Many people do not purchase an insurance policy that covers their personal possessions until they buy a home of their own—but renters still have assets to protect. Renters insurance is there to help if your possessions are damaged or stolen, includes personal liability coverage, and can even provide funds for alternative accommodations in the event that you need to relocate while your unit undergoes repair.
Coverage for your posessions
While renters may not have as much wealth tied up in their homes as people who own a house or condo, they often have quite a bit invested in the things inside those homes. Renter’s insurance can help you to purchase a new guitar if yours is stolen from your apartment or buy a replacement computer if yours is ruined by a leaking pipe. Somewhat surprisingly, renters policies also cover items that are stolen from your vehicle--even if it isn’t parked at your rental at the time of the theft.
Still ambivalent? Many renters--especially students and other young people--may not feel that they have enough possessions of significant value to warrant the purchase of a policy, but taken cumulatively, even smaller ticket items add up. Even if you don’t wear designer brands, think of the cost involved in replacing your entire wardrobe in one fell swoop, or—even if you decorated your apartment on a shoestring budget—purchasing an entire home’s worth of furniture. Carrying a renter’s policy can make it possible to restore these possessions—and along with them a sense of normalcy—after a disaster.
People often become concerned about personal liability after purchasing a house or condo, but renters can also be held financially responsible for accidents that occur in their homes. If you are sued following an event that occurred at your rental, renters insurance can help cover your legal fees as well as any damages you are required to pay.
In the event that a disaster renders your rental uninhabitable, renters insurance can step in and cover the cost of alternative accommodations. Whether you need to relocate to a hotel for a few nights, or find a sublet while more extensive damage is repaired, your renters policy will ensure you don’t incur additional housing costs while you are away from your home.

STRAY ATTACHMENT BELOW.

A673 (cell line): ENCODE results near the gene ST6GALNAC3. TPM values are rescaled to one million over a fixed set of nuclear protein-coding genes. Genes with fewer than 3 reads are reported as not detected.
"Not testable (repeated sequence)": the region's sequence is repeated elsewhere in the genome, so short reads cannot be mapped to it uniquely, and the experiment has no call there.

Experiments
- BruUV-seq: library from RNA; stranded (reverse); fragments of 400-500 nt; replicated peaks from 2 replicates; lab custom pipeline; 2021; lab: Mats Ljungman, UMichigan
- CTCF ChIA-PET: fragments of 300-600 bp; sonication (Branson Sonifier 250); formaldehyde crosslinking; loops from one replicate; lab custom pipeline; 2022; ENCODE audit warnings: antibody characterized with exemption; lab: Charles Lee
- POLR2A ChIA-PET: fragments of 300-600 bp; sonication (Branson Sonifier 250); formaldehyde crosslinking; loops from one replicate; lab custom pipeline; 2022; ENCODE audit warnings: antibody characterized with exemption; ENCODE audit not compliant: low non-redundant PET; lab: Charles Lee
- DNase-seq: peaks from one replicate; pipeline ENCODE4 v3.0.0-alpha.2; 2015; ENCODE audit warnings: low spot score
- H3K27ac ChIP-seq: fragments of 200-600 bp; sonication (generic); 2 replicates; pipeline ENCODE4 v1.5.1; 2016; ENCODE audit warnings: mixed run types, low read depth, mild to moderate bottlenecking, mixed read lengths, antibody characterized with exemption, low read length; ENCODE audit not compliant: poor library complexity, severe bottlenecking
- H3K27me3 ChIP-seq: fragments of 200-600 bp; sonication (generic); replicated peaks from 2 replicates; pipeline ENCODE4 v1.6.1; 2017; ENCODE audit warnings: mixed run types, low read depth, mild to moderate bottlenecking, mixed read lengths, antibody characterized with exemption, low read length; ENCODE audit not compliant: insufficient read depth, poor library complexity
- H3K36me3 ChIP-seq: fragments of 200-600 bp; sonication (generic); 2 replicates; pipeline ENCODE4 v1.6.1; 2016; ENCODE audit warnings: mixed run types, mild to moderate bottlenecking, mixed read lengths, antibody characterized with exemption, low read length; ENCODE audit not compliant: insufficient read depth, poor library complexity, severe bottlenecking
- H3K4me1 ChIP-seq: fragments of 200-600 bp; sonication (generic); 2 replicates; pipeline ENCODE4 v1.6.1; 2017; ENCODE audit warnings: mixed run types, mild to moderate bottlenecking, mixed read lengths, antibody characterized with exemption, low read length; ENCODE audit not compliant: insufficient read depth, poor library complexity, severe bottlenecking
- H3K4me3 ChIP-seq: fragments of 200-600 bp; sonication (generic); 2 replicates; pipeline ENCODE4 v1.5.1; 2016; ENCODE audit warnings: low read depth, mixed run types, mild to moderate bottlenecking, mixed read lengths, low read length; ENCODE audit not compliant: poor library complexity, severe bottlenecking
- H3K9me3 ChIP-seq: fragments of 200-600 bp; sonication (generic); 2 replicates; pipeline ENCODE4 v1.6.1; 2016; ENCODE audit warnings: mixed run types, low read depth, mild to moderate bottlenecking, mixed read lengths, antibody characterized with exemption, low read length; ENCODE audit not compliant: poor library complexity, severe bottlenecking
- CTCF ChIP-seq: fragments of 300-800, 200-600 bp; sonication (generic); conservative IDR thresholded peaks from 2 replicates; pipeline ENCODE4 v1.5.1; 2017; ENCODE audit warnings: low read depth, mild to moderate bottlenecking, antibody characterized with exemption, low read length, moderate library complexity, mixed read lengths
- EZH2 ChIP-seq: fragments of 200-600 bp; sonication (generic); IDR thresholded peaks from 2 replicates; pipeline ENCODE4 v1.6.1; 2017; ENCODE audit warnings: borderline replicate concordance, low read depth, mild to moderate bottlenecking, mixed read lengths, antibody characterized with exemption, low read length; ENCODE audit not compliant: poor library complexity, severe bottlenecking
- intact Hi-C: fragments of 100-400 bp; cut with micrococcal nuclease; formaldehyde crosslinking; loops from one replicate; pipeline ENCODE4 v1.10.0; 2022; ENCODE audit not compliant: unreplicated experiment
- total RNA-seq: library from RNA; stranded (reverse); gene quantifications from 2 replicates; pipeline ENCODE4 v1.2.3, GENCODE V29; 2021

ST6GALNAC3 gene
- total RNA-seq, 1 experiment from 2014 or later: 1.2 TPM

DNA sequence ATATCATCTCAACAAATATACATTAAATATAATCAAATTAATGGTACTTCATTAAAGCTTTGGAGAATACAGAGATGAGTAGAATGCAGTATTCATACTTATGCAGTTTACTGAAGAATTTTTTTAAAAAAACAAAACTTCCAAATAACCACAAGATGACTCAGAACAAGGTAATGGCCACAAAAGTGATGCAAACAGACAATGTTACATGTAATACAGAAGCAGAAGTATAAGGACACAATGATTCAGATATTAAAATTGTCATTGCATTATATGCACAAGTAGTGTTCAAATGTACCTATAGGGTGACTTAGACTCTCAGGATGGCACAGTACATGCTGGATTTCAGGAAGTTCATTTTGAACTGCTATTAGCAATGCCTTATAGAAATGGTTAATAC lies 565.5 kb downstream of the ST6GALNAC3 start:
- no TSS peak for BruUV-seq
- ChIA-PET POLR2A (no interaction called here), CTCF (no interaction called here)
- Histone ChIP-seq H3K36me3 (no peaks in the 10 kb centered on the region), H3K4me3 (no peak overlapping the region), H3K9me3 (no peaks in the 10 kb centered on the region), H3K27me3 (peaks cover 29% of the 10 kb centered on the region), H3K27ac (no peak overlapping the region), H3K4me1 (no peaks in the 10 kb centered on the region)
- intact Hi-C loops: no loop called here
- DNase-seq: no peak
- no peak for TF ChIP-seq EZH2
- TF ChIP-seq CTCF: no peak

Damages to Your Rental
Like homeowners insurance, renters insurance can be used to cover damages to your rental house or apartment that would otherwise be your responsibility. If you accidentally leave a tap running and cause water damage to your rental, or leave a candle lit and start a fire, your renter’s insurance will step in and cover repairs--up to the amount specified in your policy.
Landlord vs. Tenant Responsibility
Many people have an inaccurate understanding of their landlord’s responsibilities and as a result, neglect to purchase a renters policy. While it is true that your landlord must maintain your rental and pay for repairs necessitated by events outside of your control, landlords are not required to replace tenant possessions that become damaged in their unit, and can force tenants to pay for repairs to their rental space if the tenant’s actions can be shown to have contributed to the damage. Renters insurance helps to cover these gaps, preventing disasters in your rental home from wreaking havoc in your bank account as well.
Renters policies offer a lot of protection for a very modest price. Most policies cost between $10-$15 per month and offer—for roughly the same price as a cheap lunch out—coverage against property damage, personal liability, and relocation costs.
While many people put off purchasing insurance until they are ready to own a home of their own, renters can protect themselves from significant financial hardship by carrying an affordable renters policy. Like all insurance policies, renters policies vary from carrier to carrier and even individual to individual. Be sure to read both your lease and insurance policy thoroughly, and enlist the help of an independent insurance agent if you need assistance understanding your coverage.